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  1. There is a procedure called "rigenerazione" in Italian, literal translation is "regeneration", don't know which is the correct translation in English. I don't even know if there is a term, never seen this process described in any English book. It just consists in reheating a cooked dough in the oven. You bake a good amount of cookies, store them in some place, then "regenerate" the required amount. You just need to put them in a 180°C / 350°F oven for about 3-5 minutes (depends on the oven, the cookie size and so on). Cookies get warm and almost as freshly baked. So you can cook a big batch only once during the day, then rewarm if needed and following requests. Teo
  2. If you start from apples then you will taste them in the background. Apples have a mild and neutral taste, ginger and lemon are strong and overpowering. You don't risk to get something that tastes of apples and ginger and lemon, you'll get something that tastes of ginger and lemon, plus a bit of apple in the background (most people won't even notice it). Besides this, you can adapt it to your taste, just add enough ginger and lemon until it tastes just like you want. This is said if you choose the apple way. If you want to minimize your work, then the recipe suggested by Jim is the best choice. So it's just up about your priorities. I would suggest to taste and adapt it following your taste, instead of following a given recipe. The intensity of ginger and lemon can vary quite a bit, being them strong flavours it's always better to taste and adapt, instead of following given quantities. You are the only one that knows the taste you are aiming for. Teo
  3. Please call it "charlotte", it's one of the most traditional desserts in classic French pastry. It went out of fashion in modern pastry shops, but it deserves to be rediscovered. Teo
  4. If you want something firm without using powdered pectin, then a good solution is using apples. You can start from apple puree, add immediately some lemon juice to limit oxidization (and browning), then add sugar (half the weight of the starting apple puree). Then add grated ginger, lemon juice and lemon zest to suit your tastes (remember the jam will reduce while cooking, so the final taste will be more concentrated than at this stage). Then cook to 105°C until the jam reached gelification point. Keep an eye to the pot and stir when needed to avoid scorching. As said before in the thread, better putting the seeds (both lemon and apple) in a tea ball and cook them with the jam, to add pectin; crush the seeds for them being more effective. If you plan to use this for a cake, then you can add small dices of candied ginger when you are building the cake. If you can avoid cooking them then better. If you need to put the jam in mason jars for future use, then you can add the candied ginger at the last minute during the cooking phase. To prepare apple puree: buy your preferred apples, peel and core them (keep the cores for the seeds), add some lemon juice, then blitz them with a hand blender until you get a puree. Teo
  5. You can try to sell it as a piece (or multiple pieces) of modern art. Teo
  6. Each cream cheese is different, you need to read the label of the one you are using, there you can find fat content and so on, then input those data in your spreadsheet. Teo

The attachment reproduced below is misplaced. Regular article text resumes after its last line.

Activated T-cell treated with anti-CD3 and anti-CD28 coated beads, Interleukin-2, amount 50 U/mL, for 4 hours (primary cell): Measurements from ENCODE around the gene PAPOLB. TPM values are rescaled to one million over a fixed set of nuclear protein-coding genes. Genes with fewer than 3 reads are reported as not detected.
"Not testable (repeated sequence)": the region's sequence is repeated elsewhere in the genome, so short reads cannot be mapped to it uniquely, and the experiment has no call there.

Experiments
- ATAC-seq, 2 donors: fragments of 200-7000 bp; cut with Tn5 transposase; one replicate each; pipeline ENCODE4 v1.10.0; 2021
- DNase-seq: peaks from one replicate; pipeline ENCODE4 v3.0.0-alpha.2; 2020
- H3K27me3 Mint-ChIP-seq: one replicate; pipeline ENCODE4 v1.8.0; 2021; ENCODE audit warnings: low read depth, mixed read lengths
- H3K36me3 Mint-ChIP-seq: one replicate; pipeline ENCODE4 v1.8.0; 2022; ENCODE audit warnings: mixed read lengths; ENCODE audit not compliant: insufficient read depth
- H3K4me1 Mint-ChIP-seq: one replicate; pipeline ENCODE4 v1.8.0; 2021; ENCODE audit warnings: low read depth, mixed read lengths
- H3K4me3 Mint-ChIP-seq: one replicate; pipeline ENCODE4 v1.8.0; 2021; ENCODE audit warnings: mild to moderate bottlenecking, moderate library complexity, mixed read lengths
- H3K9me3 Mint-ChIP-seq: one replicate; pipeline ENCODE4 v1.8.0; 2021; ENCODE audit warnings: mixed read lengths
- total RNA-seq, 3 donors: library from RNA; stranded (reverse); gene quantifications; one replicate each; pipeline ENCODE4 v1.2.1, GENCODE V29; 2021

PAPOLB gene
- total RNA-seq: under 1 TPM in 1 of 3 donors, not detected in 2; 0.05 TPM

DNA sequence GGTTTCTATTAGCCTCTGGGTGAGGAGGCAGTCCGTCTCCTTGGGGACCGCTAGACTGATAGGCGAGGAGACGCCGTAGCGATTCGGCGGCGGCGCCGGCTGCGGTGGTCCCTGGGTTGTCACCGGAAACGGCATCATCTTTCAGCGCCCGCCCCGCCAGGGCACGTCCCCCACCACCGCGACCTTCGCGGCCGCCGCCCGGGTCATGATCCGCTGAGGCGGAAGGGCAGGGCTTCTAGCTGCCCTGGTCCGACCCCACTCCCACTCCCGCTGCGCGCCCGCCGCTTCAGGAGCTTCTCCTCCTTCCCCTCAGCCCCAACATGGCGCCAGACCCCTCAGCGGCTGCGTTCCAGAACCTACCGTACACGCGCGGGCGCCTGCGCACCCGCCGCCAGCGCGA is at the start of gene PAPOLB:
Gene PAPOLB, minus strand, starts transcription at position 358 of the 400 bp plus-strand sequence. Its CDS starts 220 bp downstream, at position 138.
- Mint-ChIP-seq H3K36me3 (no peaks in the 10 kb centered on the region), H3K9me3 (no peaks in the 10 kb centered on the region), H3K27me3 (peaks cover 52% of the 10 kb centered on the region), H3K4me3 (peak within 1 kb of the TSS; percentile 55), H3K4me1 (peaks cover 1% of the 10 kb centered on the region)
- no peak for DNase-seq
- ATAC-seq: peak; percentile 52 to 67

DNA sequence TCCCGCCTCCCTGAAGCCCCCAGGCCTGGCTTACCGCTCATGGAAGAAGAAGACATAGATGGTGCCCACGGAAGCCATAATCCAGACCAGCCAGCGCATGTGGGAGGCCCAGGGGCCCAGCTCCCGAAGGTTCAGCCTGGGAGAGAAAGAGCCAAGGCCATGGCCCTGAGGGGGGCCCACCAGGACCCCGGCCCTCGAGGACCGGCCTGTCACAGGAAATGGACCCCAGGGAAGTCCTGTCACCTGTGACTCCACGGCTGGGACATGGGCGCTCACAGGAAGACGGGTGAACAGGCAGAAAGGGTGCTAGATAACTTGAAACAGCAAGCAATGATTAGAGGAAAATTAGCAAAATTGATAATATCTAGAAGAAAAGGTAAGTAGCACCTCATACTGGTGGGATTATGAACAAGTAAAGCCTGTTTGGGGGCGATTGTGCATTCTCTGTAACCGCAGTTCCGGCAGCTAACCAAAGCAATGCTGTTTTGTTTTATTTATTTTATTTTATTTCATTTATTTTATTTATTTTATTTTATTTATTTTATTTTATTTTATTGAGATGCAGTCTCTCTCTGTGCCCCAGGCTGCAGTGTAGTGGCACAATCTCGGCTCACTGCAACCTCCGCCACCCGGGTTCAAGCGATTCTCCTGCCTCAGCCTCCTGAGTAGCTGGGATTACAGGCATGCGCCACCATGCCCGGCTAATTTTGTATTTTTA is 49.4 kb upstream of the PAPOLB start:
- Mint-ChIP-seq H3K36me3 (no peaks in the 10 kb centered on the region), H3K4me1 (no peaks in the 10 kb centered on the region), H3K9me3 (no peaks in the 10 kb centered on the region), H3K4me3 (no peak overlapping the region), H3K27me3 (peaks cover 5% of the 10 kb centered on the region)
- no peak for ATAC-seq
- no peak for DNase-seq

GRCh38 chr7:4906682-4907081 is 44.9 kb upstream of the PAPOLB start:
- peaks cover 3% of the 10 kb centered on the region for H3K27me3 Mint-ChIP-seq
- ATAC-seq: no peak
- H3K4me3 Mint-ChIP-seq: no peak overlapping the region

7. About the black locust ferment: is it made with the flowers or with the pods? We are full of black locust trees here, using flowers is traditional but I never saw anyone using the pods, I don't even know if they are edible. Thanks. Teo
  8. If you care about your molds then don't do this: freezing causes the formation of microfractures in the plastic used for those molds, after some time those microfractures will propagate, causing cracks in the mold. Teo
  9. If you don't have it, then getting a VPN is a wise and healthy choice under such circumstances. Teo
  10. I don't have direct experience with Felchlin, but I worked with sugar-free (maltitol) dark chocolates made by other producers, never got any issue about tempering and molding, they worked just the same. Remember you need to make sugar-free ganaches too, vast majority of recipes need to be re-formulated. Teo
  11. I don't see the point in this article. Lots of plants never got the "human influence" but we still continue to eat them without troubles. Pretty hard to artificially evolve stuff like white truffles and porcini mushrooms, we still crave them and pay huge money for them. The guys that own the kamut copyright are making huge profits on this issue. Saying that we drink the same wine as ancient Romans is pretty misleading too: our wine is totally different, since production methods are totally different. Romans added honey for good reasons. Teo
  12. Only possible explanation that comes to mind is that there was a thin film of oil / liquid fat on the cavities surface before spraying the cocoa butter. This could act as a lubricant, preventing the cocoa butter and chocolate to stick to the mould, so when the mould is inverted almost all chocolate falls out. Pretty difficult to know if this is really what happened, and if so how it happened. Did you use the spray gun for some other use before this batch? Is there any possible risk that the moulds were stored in a place where some oil was in the air (like in the nearbies of a deep frier)? Teo
  13. If you'll ever ask yourself "am I posting too many photos?", then the answer is NO. Thanks! Teo
  14. Usually I'm against all kinds of actions that milk on a person's death (I call it "the Freddy Mercury effect"). After reading my first thought was: "one of the few cases that seems legit". Then my cynical part thought: "can we be sure this wasn't a marketing stunt from the beginning?". Teo
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